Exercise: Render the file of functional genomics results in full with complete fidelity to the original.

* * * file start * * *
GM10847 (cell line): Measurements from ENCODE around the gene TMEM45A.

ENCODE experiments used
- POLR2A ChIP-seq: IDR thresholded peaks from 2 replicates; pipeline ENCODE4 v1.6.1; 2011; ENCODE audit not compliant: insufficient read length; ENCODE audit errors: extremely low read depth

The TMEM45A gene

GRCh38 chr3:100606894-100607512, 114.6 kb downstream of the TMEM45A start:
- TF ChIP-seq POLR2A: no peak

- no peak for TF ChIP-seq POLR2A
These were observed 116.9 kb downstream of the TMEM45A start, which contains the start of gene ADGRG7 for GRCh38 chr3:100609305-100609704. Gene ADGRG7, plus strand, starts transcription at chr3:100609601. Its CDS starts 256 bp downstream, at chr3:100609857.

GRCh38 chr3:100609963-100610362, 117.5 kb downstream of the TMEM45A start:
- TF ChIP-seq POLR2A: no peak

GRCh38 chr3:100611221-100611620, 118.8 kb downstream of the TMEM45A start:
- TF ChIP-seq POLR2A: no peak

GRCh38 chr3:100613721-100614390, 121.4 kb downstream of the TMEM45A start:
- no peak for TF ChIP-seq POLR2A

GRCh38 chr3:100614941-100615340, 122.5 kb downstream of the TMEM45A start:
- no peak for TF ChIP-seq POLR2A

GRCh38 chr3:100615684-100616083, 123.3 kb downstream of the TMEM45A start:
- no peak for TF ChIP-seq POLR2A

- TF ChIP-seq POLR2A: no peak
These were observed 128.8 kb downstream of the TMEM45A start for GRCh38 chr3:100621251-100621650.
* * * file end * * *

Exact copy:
GM10847 (cell line): Measurements from ENCODE around the gene TMEM45A.

ENCODE experiments used
- POLR2A ChIP-seq: IDR thresholded peaks from 2 replicates; pipeline ENCODE4 v1.6.1; 2011; ENCODE audit not compliant: insufficient read length; ENCODE audit errors: extremely low read depth

The TMEM45A gene

GRCh38 chr3:100606894-100607512, 114.6 kb downstream of the TMEM45A start:
- TF ChIP-seq POLR2A: no peak

- no peak for TF ChIP-seq POLR2A
These were observed 116.9 kb downstream of the TMEM45A start, which contains the start of gene ADGRG7 for GRCh38 chr3:100609305-100609704. Gene ADGRG7, plus strand, starts transcription at chr3:100609601. Its CDS starts 256 bp downstream, at chr3:100609857.

GRCh38 chr3:100609963-100610362, 117.5 kb downstream of the TMEM45A start:
- TF ChIP-seq POLR2A: no peak

GRCh38 chr3:100611221-100611620, 118.8 kb downstream of the TMEM45A start:
- TF ChIP-seq POLR2A: no peak

GRCh38 chr3:100613721-100614390, 121.4 kb downstream of the TMEM45A start:
- no peak for TF ChIP-seq POLR2A

GRCh38 chr3:100614941-100615340, 122.5 kb downstream of the TMEM45A start:
- no peak for TF ChIP-seq POLR2A

GRCh38 chr3:100615684-100616083, 123.3 kb downstream of the TMEM45A start:
- no peak for TF ChIP-seq POLR2A

- TF ChIP-seq POLR2A: no peak
These were observed 128.8 kb downstream of the TMEM45A start for GRCh38 chr3:100621251-100621650.